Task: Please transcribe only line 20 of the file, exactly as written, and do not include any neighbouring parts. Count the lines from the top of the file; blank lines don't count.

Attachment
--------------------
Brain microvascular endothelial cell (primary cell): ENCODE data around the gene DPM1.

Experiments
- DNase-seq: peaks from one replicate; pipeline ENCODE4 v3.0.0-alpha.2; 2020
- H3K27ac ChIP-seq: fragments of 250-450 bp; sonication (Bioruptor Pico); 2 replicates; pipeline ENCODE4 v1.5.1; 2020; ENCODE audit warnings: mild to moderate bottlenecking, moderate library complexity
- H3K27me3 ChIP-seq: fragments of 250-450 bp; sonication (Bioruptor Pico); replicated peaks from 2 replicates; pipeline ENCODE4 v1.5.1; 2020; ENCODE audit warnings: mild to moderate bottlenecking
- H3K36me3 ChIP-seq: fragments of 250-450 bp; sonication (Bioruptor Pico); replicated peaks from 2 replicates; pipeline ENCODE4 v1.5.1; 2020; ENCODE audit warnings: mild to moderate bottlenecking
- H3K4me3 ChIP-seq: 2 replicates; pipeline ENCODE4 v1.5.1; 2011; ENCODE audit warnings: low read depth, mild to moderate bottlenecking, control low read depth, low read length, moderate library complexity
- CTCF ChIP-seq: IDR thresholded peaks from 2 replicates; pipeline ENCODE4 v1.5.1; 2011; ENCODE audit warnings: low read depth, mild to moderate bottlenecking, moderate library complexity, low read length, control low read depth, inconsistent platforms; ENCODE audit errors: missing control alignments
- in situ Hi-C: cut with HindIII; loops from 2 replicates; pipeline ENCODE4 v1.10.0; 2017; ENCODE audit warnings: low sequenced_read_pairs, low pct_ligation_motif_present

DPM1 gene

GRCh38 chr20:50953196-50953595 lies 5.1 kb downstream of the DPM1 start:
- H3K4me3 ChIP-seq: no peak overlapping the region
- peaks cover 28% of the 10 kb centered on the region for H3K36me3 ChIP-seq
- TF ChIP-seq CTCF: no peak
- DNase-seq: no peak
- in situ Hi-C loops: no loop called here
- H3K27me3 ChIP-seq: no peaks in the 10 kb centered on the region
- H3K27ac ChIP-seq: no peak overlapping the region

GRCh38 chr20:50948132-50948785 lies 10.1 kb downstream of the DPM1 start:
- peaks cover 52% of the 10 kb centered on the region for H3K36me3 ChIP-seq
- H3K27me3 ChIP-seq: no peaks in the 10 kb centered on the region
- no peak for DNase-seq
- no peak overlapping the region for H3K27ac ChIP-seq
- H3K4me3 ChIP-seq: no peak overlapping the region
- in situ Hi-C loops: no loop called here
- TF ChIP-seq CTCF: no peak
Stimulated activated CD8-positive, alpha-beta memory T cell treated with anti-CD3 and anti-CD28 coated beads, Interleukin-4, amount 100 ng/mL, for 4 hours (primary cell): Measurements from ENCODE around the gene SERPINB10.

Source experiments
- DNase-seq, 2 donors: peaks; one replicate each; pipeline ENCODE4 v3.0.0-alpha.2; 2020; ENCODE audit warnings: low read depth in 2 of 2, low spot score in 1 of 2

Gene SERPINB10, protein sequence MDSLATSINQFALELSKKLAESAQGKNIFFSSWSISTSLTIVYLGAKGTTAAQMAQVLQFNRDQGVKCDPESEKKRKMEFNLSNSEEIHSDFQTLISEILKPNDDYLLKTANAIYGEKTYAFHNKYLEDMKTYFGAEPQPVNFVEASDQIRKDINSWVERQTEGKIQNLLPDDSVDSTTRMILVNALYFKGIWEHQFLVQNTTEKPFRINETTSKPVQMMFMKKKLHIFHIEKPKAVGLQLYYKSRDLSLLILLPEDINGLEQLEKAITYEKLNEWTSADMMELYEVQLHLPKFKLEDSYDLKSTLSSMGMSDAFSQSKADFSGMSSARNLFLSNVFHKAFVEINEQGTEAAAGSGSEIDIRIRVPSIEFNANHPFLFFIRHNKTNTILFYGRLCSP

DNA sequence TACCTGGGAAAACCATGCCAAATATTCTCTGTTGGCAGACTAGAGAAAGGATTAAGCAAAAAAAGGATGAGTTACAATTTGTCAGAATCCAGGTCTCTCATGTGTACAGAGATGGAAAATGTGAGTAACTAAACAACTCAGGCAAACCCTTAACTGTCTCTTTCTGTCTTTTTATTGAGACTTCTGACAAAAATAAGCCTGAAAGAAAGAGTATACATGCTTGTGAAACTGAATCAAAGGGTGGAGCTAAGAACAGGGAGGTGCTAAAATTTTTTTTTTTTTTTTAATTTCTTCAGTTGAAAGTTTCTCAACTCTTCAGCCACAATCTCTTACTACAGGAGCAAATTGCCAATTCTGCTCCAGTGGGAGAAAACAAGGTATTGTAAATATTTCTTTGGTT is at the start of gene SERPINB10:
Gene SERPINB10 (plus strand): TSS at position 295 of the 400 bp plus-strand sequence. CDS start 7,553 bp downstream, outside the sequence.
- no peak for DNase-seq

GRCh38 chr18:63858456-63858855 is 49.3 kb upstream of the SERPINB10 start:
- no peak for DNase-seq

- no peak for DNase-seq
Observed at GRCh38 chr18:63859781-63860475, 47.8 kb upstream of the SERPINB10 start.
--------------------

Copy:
- peaks cover 52% of the 10 kb centered on the region for H3K36me3 ChIP-seq